Fringe Legal #0018 - being less certain / visualizing value / managing technology projects
Oct 12, 2020 2:10 am
Thank you all that responded to my question last week about what you would like to see in future newsletters. If you missed it, just hit reply and let me know.
Here are 5 things that were worth sharing.
Decisions, like interest, can have a compounding effect on life. I read something this week that stuck with me: ‘bad decisions compound quickly.’
Making good decisions is difficult. On the plus side, it’s a skill like any other, which can be honed over time. In my experience, those that tend to make good decisions more frequently show the following:
- Keep their egos and biases in check: I’ve previously written about the impact of bias on decision making. One way to do so is to learn different mental models and be less certain at the outset, until you have complete information.
- Prediction based approach: collect data and understand how frequently and widespread a particular condition might be.
I’ve found helpful in the past (though I don’t do it nearly enough) to have an assumption log. This is where I would write down my key assumptions and judgment (my gut feels) factoring into a decision. At a later date, when the outcome is known, I can check my assumptions against reality and adjust for the future—incremental, compounding improvements.
For example, most creatives and founders will have experienced the want to stop because it doesn’t seem like things are working. In this instance, set checkpoints that allow you to decide whether to continue. A good maxim to follow (see graphic, source):
Don't stop working before it starts working
This week on Fringe Legal Edge, I spoke with Victor Tamayo. Victor is an exceptional sales engineer at Litera, who frequently shares multiple dozen projects at any one time.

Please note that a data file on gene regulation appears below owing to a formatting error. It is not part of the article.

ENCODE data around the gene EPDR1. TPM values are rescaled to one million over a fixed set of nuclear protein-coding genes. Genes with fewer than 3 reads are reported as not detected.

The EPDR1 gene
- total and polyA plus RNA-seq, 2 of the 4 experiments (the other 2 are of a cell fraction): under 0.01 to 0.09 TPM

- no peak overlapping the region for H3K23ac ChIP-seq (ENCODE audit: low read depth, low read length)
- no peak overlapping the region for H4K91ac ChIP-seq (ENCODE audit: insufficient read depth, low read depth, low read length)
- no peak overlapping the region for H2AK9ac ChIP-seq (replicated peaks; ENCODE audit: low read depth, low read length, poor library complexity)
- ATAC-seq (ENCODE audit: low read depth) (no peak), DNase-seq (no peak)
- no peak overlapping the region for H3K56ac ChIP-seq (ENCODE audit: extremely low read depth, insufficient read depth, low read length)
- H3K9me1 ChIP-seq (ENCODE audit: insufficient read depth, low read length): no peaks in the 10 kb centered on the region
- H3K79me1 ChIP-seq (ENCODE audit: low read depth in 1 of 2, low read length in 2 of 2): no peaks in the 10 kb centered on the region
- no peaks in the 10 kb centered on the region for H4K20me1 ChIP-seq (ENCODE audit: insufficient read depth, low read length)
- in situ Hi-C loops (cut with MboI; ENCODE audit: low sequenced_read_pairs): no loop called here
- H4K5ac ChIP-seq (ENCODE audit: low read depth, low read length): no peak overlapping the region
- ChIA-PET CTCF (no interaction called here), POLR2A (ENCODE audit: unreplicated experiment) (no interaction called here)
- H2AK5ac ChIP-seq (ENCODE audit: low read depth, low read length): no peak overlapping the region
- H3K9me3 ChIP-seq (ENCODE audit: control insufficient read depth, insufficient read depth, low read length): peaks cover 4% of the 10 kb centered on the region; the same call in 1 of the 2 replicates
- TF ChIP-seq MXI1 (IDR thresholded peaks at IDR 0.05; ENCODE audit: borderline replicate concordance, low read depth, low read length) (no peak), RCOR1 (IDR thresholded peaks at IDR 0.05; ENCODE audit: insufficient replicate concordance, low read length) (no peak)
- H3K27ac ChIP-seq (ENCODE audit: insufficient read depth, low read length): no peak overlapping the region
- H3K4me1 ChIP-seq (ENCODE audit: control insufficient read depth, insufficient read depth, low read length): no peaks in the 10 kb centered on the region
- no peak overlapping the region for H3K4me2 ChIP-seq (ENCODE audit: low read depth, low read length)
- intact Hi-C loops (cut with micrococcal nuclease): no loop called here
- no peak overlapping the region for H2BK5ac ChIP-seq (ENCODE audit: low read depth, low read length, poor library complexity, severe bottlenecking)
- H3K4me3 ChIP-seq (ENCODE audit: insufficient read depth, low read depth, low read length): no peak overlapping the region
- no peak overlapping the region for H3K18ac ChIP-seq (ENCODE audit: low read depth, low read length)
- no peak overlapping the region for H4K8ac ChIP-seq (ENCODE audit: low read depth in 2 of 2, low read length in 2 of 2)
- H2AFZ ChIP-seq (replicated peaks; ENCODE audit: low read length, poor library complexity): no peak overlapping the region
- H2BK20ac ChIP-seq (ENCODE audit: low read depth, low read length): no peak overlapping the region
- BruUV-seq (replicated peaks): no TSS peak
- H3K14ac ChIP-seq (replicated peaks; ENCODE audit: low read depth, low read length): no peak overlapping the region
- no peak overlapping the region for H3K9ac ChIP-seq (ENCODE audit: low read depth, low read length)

During our chat, we went through a project’s lifecycle to understand how to select/prioritize projects, engage stakeholders, keep momentum with the users, and plan for success with adoption/training efforts.
I posted a short review of On Legal AI by Joshua Walker over on LinkedIn.
If you’re looking for a book that provides a real account of the state and AI’s potential future, this should be on your list. It’s a mix of foundational knowledge, relevant examples, and practical advice.
Oz Benamram, Chief Knowledge & Innovation officer at Simpson Thacher, put out a call for speakers for what seems like a fantastic peer-to-peer event that’s been running for over a decade: Strategic Knowledge & Innovation Legal Leaders’ Summit (“SKILLS”).
The event is in on January 22nd, 2021, and speakers should apply by November 6th, 2020.
In researching to find illustrations of decision making frameworks, I came across the Twitter account of Visualize Value.
It is exceptional - they take seemingly complex concepts and provide simple visuals (the two images in the ‘Think’ sections are from their feed). If you’re looking to explore, a good starting place is with their thread on the top 10 concepts.
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